Astronomers at Australias national radio and optical observatories will watch as a probe released from a spacecraft slams into a comet about 133 million km away at a speed of nearly 37,000 km/h (10.2 km per second).
The cosmic demolition derby takes place about 4pm AEST on 4 July when the comet, Tempel 1, will be most easily seen from the mid-Pacific. The 370 kg probe, carried by NASAs Deep Impact spacecraft, has been travelling toward the comet for 173 days and has travelled over 431 million km. At the time of the collision the comet will be travelling at 108,000 km/h. The probe will be travelling in almost the same orbit at 80,000 km/h, and will hit the comet at an angle.
The impact may gouge out a crater up to 200 m across and 50 m deep, and could lead to a flow of gas and dust from the comets interior lasting for months. This outflow is what ground-based astronomers will be looking for. The comet will appear to be near the star Spica, the brightest star in the constellation Virgo, and also near the planet Jupiter. By the time the sun sets for eastern Australia it will be high in the sky, almost due north. Before the impact the comet will not be bright enough to see with the unaided eye. The impact may brighten it, but by how much is unknown.
Columbia engineers create artificial graphene in a nanofabricated semiconductor structure
13.12.2017 | Columbia University School of Engineering and Applied Science
Long-lived storage of a photonic qubit for worldwide teleportation
12.12.2017 | Max-Planck-Institut für Quantenoptik
MPQ scientists achieve long storage times for photonic quantum bits which break the lower bound for direct teleportation in a global quantum network.
Concerning the development of quantum memories for the realization of global quantum networks, scientists of the Quantum Dynamics Division led by Professor...
Researchers have developed a water cloaking concept based on electromagnetic forces that could eliminate an object's wake, greatly reducing its drag while...
Tiny pores at a cell's entryway act as miniature bouncers, letting in some electrically charged atoms--ions--but blocking others. Operating as exquisitely sensitive filters, these "ion channels" play a critical role in biological functions such as muscle contraction and the firing of brain cells.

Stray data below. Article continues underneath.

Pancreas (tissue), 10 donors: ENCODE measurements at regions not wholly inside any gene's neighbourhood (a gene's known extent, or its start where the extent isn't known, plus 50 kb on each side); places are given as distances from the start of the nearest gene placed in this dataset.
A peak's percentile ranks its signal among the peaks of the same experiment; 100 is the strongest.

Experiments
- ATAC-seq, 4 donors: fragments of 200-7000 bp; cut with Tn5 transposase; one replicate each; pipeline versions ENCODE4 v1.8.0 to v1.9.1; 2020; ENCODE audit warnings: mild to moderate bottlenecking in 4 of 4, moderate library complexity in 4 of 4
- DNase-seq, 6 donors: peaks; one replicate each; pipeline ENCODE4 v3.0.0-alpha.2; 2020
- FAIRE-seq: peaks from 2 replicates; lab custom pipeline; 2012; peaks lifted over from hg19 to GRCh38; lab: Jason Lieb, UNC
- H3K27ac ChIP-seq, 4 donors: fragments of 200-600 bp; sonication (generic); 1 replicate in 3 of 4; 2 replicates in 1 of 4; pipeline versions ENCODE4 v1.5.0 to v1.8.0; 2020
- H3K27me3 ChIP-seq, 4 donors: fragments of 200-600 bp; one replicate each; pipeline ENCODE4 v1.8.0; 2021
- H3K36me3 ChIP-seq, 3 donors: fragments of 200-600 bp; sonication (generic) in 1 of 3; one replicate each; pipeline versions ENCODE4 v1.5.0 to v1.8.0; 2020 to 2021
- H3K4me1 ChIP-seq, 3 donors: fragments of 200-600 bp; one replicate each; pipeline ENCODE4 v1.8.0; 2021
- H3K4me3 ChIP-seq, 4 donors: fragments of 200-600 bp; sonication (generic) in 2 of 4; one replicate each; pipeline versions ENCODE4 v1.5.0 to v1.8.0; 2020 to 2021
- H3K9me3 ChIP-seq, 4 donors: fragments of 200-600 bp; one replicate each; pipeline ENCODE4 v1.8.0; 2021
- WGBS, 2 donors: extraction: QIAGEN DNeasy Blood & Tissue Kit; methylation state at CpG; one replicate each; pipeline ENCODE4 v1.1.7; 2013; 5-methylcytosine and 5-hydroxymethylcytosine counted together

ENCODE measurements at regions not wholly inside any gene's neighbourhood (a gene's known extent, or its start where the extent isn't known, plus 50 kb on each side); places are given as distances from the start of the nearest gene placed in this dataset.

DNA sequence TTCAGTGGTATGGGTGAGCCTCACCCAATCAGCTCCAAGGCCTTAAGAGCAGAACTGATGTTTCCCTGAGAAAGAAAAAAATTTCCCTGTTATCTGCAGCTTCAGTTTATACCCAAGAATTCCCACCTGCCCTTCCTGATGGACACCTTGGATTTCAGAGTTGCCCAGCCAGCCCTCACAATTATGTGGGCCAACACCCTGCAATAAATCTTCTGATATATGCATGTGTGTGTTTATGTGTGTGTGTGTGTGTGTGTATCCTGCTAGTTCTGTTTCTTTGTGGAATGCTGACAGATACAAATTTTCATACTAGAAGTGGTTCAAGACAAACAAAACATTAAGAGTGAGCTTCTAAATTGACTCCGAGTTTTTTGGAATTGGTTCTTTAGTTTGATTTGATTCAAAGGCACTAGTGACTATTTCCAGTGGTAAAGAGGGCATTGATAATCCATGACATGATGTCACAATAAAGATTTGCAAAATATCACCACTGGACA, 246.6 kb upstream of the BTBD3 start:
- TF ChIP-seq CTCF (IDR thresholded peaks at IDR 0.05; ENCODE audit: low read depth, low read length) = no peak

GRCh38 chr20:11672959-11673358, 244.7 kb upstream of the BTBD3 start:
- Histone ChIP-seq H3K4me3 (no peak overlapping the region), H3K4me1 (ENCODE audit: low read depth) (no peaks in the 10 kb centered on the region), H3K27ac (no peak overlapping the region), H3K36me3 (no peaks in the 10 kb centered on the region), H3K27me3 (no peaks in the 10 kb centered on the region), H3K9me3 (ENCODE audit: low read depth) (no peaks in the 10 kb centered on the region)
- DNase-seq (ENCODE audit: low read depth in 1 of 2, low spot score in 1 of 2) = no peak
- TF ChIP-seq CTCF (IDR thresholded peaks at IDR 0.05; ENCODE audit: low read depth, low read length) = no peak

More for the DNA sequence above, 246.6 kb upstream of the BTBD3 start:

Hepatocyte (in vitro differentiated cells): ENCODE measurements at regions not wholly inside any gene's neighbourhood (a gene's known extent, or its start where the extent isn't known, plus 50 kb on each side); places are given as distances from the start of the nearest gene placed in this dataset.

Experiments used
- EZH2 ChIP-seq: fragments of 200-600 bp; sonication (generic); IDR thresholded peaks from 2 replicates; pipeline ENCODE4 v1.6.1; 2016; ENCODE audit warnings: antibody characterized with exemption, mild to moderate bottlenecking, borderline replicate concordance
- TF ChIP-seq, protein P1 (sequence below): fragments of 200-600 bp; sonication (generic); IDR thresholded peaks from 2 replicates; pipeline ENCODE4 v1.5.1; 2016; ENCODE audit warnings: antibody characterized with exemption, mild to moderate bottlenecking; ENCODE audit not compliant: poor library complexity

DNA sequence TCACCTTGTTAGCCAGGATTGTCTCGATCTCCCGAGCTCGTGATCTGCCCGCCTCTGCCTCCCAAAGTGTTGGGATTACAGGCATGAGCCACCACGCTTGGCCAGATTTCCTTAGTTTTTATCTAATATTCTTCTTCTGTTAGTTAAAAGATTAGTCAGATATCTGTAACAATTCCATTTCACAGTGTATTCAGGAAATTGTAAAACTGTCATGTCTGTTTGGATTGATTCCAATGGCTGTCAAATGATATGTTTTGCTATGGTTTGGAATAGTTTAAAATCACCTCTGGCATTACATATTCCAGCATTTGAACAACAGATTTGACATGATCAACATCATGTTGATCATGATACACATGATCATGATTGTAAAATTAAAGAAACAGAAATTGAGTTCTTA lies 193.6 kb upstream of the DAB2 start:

To rapidly transport the right ions through the cell membrane, the tiny channels rely on a complex interplay between the ions and surrounding molecules,...
The miniaturization of the current technology of storage media is hindered by fundamental limits of quantum mechanics. A new approach consists in using so-called spin-crossover molecules as the smallest possible storage unit. Similar to normal hard drives, these special molecules can save information via their magnetic state. A research team from Kiel University has now managed to successfully place a new class of spin-crossover molecules onto a surface and to improve the molecule’s storage capacity. The storage density of conventional hard drives could therefore theoretically be increased by more than one hundred fold. The study has been published in the scientific journal Nano Letters.
Over the past few years, the building blocks of storage media have gotten ever smaller. But further miniaturization of the current technology is hindered by...
With innovative experiments, researchers at the Helmholtz-Zentrums Geesthacht and the Technical University Hamburg unravel why tiny metallic structures are extremely strong
Light-weight and simultaneously strong – porous metallic nanomaterials promise interesting applications as, for instance, for future aeroplanes with enhanced...
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